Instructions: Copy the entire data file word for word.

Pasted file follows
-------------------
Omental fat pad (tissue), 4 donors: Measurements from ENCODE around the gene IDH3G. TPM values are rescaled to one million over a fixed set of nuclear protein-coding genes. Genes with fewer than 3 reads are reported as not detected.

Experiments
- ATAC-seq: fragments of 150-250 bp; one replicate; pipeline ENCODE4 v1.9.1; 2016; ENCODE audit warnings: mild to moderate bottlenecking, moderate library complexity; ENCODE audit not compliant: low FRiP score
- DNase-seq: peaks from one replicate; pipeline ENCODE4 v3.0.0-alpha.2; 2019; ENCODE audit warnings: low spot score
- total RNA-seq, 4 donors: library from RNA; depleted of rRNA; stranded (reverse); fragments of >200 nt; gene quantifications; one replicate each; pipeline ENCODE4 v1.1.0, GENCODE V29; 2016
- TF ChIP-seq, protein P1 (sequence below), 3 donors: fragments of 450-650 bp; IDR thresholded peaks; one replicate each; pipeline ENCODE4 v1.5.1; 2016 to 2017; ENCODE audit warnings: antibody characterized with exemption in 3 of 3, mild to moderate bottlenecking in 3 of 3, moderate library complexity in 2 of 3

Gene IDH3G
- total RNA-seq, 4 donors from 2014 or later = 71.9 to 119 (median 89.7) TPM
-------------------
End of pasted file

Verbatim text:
Omental fat pad (tissue), 4 donors: Measurements from ENCODE around the gene IDH3G. TPM values are rescaled to one million over a fixed set of nuclear protein-coding genes. Genes with fewer than 3 reads are reported as not detected.

Experiments
- ATAC-seq: fragments of 150-250 bp; one replicate; pipeline ENCODE4 v1.9.1; 2016; ENCODE audit warnings: mild to moderate bottlenecking, moderate library complexity; ENCODE audit not compliant: low FRiP score
- DNase-seq: peaks from one replicate; pipeline ENCODE4 v3.0.0-alpha.2; 2019; ENCODE audit warnings: low spot score
- total RNA-seq, 4 donors: library from RNA; depleted of rRNA; stranded (reverse); fragments of >200 nt; gene quantifications; one replicate each; pipeline ENCODE4 v1.1.0, GENCODE V29; 2016
- TF ChIP-seq, protein P1 (sequence below), 3 donors: fragments of 450-650 bp; IDR thresholded peaks; one replicate each; pipeline ENCODE4 v1.5.1; 2016 to 2017; ENCODE audit warnings: antibody characterized with exemption in 3 of 3, mild to moderate bottlenecking in 3 of 3, moderate library complexity in 2 of 3

Gene IDH3G
- total RNA-seq, 4 donors from 2014 or later = 71.9 to 119 (median 89.7) TPM